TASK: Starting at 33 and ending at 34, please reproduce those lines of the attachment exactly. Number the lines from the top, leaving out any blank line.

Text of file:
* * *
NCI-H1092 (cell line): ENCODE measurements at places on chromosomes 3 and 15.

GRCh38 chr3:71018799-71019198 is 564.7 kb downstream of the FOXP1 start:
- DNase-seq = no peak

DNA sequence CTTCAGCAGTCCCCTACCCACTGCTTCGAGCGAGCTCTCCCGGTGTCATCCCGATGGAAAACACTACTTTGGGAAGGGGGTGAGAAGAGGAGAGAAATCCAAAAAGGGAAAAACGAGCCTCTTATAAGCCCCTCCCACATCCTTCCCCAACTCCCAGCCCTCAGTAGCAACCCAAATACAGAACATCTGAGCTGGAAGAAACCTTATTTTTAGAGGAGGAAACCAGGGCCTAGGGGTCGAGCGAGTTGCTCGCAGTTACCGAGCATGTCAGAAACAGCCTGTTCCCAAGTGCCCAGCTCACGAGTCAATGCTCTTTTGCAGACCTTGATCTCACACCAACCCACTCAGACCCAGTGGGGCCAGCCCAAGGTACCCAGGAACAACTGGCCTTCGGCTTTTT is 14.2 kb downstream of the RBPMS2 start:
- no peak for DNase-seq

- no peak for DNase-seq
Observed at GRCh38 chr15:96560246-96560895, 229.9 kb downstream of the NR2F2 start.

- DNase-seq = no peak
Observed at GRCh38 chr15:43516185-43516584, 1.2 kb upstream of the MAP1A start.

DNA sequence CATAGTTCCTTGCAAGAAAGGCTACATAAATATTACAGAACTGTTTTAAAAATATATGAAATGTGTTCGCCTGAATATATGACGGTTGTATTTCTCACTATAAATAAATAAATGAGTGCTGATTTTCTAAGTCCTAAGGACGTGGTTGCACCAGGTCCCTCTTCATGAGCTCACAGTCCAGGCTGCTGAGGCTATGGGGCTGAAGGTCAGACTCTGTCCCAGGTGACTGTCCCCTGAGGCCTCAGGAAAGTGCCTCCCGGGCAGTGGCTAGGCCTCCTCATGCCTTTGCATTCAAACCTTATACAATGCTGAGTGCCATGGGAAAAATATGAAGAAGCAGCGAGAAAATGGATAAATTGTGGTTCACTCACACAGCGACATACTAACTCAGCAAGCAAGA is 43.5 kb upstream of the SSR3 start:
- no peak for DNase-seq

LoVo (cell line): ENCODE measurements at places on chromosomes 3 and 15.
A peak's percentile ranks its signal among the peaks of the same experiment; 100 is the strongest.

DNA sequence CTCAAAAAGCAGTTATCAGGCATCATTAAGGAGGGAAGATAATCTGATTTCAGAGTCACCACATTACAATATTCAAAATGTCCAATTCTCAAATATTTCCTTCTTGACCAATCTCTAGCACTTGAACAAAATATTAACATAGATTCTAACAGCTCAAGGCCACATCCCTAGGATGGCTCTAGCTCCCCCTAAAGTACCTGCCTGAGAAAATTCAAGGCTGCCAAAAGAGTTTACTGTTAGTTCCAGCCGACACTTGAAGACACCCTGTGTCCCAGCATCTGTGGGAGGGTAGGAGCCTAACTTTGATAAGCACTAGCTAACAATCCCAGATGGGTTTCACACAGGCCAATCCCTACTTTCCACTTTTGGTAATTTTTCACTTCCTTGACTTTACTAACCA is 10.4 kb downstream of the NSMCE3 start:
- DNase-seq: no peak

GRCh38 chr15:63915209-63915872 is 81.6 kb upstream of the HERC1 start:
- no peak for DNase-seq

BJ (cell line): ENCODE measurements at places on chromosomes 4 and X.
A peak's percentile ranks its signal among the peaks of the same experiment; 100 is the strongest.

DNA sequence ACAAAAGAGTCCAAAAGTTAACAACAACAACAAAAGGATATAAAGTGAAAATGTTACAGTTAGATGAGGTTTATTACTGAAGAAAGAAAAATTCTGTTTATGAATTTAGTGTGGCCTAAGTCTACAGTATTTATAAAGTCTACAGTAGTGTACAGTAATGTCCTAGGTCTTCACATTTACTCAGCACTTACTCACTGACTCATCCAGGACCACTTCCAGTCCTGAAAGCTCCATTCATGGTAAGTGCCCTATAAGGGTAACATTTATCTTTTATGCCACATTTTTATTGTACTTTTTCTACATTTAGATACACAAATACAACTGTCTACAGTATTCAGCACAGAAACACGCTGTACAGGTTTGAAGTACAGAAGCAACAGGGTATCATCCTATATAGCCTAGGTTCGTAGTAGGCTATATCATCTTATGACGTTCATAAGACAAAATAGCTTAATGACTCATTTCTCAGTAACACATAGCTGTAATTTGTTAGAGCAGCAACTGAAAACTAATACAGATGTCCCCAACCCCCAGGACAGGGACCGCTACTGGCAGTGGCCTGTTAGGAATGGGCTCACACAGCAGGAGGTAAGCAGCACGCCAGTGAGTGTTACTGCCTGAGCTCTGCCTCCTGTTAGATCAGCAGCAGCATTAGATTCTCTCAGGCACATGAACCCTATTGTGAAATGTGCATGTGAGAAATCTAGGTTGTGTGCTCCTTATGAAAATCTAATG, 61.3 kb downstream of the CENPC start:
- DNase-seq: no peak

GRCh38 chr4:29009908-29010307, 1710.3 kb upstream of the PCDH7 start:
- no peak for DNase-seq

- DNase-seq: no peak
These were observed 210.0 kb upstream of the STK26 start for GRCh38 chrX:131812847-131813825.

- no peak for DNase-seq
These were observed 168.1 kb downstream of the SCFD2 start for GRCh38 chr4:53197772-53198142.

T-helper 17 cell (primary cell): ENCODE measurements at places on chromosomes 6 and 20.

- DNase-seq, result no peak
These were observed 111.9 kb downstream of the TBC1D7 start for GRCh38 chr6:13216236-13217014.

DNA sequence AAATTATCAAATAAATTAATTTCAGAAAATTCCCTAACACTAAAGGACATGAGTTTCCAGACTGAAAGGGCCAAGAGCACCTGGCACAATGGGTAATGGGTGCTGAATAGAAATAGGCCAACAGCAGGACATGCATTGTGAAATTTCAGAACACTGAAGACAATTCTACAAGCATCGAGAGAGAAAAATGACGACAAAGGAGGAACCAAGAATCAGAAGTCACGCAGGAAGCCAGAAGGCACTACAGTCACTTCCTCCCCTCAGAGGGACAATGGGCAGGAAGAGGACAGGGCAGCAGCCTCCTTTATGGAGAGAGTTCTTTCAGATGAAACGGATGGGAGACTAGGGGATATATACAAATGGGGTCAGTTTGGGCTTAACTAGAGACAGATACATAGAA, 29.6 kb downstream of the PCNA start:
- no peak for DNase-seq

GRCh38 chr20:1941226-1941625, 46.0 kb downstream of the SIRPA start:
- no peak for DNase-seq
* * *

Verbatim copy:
GRCh38 chr20:1941226-1941625, 46.0 kb downstream of the SIRPA start:
- no peak for DNase-seq